The grains put in a strong performance the first week of November with most of the focus shifting back to weather concerns. The last week of October had the grains on the defense with most of the selling tied improving fundamentals, primarily weather. Rain had fallen or was falling in the Black Sea region, the U.S. Southern Plains had picked up moisture, and it was raining in northern Brazil. And to top all that off, uncertainty over the upcoming U.S. election and increasing COVID-19 cases added to the fun.

But all that changed the first week of November. A change in forecasts for the Black Sea region and the U.S. Southern Plains helped wheat to push higher to start the week while corn and soybeans struggled because of a lack of Chinese buying. China has been visibly absent from the U.S. export market over the past few weeks. China was an aggressive buyer of U.S. soybeans and corn earlier this fall but it appears they have now covered most of their short-term needs as they have been sitting on the sidelines. But exports have not faltered as other countries have stepped up. It almost seems like China has been sitting on the sidelines waiting to see election results.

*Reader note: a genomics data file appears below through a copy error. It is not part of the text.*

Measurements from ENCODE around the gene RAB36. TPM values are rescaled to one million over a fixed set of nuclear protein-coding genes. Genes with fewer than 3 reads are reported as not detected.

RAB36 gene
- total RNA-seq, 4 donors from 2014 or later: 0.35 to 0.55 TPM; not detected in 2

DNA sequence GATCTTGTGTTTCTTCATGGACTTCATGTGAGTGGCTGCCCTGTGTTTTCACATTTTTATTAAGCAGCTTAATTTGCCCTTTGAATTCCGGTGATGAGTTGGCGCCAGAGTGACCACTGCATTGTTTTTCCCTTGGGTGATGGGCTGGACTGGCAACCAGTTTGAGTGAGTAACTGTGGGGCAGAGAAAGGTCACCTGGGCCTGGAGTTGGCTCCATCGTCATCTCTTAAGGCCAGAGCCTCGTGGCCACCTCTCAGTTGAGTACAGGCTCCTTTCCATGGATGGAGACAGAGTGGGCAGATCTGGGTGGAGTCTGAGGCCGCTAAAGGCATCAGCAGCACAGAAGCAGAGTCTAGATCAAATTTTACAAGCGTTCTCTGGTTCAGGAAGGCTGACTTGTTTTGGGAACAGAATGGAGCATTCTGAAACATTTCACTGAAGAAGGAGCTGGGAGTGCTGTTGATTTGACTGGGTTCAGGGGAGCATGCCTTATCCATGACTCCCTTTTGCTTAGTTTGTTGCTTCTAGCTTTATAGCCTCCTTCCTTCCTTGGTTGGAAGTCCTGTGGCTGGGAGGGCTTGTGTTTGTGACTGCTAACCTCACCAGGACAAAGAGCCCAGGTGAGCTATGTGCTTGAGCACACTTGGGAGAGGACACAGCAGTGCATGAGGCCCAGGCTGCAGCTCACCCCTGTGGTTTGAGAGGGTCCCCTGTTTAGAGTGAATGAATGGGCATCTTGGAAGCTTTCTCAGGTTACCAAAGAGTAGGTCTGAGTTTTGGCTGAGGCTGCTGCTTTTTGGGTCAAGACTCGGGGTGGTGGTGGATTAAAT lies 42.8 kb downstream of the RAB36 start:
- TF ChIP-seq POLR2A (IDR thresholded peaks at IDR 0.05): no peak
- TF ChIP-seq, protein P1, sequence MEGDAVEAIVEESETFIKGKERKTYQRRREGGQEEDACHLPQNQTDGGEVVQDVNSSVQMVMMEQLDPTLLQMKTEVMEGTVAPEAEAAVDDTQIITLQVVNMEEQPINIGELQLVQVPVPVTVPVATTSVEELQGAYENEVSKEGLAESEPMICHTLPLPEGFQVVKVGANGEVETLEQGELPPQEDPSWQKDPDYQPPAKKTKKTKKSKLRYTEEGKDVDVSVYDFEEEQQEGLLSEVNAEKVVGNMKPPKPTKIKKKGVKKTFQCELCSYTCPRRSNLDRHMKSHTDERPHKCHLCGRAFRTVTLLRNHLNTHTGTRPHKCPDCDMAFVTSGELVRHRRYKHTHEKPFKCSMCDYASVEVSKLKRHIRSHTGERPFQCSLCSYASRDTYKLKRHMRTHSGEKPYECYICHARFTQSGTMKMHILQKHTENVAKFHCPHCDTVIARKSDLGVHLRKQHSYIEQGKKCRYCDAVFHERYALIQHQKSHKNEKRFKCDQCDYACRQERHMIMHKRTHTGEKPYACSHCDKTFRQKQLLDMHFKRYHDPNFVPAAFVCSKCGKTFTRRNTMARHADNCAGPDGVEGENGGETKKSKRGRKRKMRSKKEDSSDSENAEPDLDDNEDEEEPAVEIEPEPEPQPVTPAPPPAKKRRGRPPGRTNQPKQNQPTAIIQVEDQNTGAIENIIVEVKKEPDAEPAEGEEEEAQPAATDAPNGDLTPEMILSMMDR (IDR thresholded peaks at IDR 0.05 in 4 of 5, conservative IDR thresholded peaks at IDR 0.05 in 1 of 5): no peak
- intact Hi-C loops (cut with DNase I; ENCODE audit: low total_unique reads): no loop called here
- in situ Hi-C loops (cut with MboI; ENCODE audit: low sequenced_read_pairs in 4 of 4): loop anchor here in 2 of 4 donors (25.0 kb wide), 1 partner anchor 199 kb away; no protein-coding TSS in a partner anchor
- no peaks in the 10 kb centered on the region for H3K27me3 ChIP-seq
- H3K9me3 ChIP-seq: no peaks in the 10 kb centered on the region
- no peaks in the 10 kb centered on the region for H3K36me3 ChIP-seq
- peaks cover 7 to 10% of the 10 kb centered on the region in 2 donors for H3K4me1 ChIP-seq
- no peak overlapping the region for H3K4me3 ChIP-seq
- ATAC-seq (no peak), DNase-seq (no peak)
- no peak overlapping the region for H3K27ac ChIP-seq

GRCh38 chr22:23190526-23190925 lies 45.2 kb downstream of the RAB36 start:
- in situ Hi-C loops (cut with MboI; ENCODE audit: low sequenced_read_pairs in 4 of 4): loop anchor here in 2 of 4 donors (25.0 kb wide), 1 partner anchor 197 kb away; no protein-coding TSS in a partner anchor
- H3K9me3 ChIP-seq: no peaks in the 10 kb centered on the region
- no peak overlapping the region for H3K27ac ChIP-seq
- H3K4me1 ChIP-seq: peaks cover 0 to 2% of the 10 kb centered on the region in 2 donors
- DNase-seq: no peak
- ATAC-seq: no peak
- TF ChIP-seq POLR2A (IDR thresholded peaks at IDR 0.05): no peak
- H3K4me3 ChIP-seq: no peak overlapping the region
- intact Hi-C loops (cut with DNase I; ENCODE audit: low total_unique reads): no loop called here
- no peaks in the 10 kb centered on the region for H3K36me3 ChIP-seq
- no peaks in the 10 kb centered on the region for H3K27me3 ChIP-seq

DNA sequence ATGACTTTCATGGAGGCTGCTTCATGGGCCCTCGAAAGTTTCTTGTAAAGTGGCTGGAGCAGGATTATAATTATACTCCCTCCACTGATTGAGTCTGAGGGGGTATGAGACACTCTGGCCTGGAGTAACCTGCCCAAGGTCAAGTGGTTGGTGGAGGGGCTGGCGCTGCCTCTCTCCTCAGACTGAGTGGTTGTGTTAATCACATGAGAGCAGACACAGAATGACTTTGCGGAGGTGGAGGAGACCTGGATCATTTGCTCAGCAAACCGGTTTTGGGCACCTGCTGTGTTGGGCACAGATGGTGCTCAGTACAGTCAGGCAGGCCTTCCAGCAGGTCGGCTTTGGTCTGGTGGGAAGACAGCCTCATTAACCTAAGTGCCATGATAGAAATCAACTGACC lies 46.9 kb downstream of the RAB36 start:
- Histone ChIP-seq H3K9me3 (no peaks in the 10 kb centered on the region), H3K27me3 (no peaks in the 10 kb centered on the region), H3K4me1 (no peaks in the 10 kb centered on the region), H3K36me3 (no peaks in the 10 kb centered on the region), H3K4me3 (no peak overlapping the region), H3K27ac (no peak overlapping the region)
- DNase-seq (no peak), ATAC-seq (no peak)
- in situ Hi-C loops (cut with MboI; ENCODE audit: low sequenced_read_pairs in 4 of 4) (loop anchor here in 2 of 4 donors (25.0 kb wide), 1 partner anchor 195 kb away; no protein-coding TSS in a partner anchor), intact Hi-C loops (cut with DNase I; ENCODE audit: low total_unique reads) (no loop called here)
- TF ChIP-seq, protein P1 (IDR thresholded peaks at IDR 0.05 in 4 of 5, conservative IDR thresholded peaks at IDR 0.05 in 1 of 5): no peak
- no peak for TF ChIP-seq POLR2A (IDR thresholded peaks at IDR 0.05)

The Nov. 2 Crop Progress report added fuel to the fire as harvest progress for corn and soybeans was slower than expected. The Crop Progress report estimated corn harvest progress at 82% complete, 1% lower than expected by the trade. Progress continued to be a little slower than expected as only 10% of the crop was harvested last week. Soybean harvest was even slower. Harvest progress came in at 87% complete, 4% slower than expected by the trade. Only 4% of the nation’s soybean crop was harvested last week, showing that the snow and rain had producers switching over to harvest corn.

On the winter wheat front, 89% of the crop is planted, 2% less than expected by the trade. In the past week, only 4% of the crop got planted, as rain and snow in the Southern Plains also slowed planting progress. But the much-needed moisture was not enough to make a big dent in the crop ratings. Winter wheat’s crop condition rating improved 2% to 43% good/excellent, 2% less than expected by the trade. This shows that a lot more moisture is needed in the Southern Plains to help this crop.